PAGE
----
The Northern Harrier

Wetlands Park Friends

WHOOSH! This is how we usually see Northern Harrier (Circus hudsonius) hawks  at Clark County Wetlands Park – in flight, with their distinctive white rump patches flashing in the sun! They fly low over open ground – often so low that they have to fly up and over to avoid ground objects like fences. Their wings are held in a characteristic “V” pattern as they soar between wing beats.

Harriers have unusually large ear openings and owl-like facial disks of specialized feathers that help collect sound. They watch and listen for prey, including small mammals, large insects, reptiles, and other birds as they patiently quarter back and forth over the ground.

Their flight pattern when on the hunt has been described as “lazy,” but when prey is located, the action begins. The bird may hover briefly over its prey before dropping straight down like an arrow or making a rapid “corkscrew” dive to capture the meal.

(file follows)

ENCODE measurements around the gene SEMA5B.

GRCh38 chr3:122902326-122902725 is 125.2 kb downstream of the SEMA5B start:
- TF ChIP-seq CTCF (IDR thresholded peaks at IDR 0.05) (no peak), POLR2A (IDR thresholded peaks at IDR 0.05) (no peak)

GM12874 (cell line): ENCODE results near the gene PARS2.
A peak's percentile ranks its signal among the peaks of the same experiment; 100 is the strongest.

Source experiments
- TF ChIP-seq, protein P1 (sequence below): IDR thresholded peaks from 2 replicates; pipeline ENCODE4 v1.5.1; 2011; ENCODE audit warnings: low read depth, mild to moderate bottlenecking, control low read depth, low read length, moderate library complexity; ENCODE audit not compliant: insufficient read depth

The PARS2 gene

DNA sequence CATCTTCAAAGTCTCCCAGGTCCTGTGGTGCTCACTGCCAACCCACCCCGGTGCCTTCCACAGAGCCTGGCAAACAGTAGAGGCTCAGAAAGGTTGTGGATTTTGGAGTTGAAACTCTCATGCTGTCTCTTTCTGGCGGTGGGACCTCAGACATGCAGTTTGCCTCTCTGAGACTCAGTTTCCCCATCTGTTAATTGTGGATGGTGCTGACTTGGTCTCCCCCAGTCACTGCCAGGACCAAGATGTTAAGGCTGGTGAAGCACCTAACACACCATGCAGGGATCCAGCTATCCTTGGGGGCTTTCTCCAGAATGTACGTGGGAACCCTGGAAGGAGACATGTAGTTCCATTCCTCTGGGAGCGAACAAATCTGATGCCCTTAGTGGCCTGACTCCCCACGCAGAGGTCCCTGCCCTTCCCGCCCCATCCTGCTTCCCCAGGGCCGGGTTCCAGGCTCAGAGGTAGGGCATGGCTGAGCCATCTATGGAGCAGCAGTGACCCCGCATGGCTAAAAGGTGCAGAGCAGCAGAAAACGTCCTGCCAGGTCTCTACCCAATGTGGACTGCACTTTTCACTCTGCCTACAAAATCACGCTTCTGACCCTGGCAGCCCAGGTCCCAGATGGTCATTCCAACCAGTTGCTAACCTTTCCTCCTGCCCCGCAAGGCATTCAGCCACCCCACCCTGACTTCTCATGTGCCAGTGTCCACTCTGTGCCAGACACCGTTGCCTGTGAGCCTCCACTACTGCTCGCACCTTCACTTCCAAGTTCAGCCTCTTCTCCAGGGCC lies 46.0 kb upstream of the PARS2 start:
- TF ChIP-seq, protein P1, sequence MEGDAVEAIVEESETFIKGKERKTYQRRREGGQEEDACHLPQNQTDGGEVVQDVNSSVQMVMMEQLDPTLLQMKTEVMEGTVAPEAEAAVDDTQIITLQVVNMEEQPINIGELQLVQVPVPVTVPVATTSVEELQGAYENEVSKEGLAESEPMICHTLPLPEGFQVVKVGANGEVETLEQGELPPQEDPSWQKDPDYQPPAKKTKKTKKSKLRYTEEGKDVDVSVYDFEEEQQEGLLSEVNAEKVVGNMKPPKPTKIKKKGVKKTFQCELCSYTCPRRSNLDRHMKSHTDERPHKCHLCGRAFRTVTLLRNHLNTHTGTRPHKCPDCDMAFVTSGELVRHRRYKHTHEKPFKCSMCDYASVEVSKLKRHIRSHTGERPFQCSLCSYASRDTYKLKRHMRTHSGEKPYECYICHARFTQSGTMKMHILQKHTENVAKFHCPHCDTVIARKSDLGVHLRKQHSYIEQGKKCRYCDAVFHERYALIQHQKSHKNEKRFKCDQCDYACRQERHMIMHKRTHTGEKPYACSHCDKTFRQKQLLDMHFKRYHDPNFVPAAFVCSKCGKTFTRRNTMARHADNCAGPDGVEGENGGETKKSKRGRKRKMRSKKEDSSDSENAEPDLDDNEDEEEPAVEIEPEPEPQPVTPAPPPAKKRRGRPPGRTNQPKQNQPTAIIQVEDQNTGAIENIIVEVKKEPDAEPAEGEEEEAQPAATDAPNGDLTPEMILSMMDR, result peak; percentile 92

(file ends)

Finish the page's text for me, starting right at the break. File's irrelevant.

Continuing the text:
Courtship flights for male Harriers involve an athletic series of up to 25 roller-coaster-like, U-shaped dives in quick succession. Impressive!

Feeding the family is also an athletic endeavor. Female Harriers incubate the eggs and guard and care for the young birds, but the male is in charge of feeding everybody! When he brings food to the nest area, he calls to his mate. She flies up from their nest on the ground, and he drops the food to her. She turns upside down to catch it in midair and flies back down to the nest.

Northern Harriers are Wetlands Park residents, so watch for them overhead, but not too high overhead, in all seasons of the year!

Please enjoy this YouTube video:

– Chris Leavitt, Friends President; photo courtesy of Philip Martini

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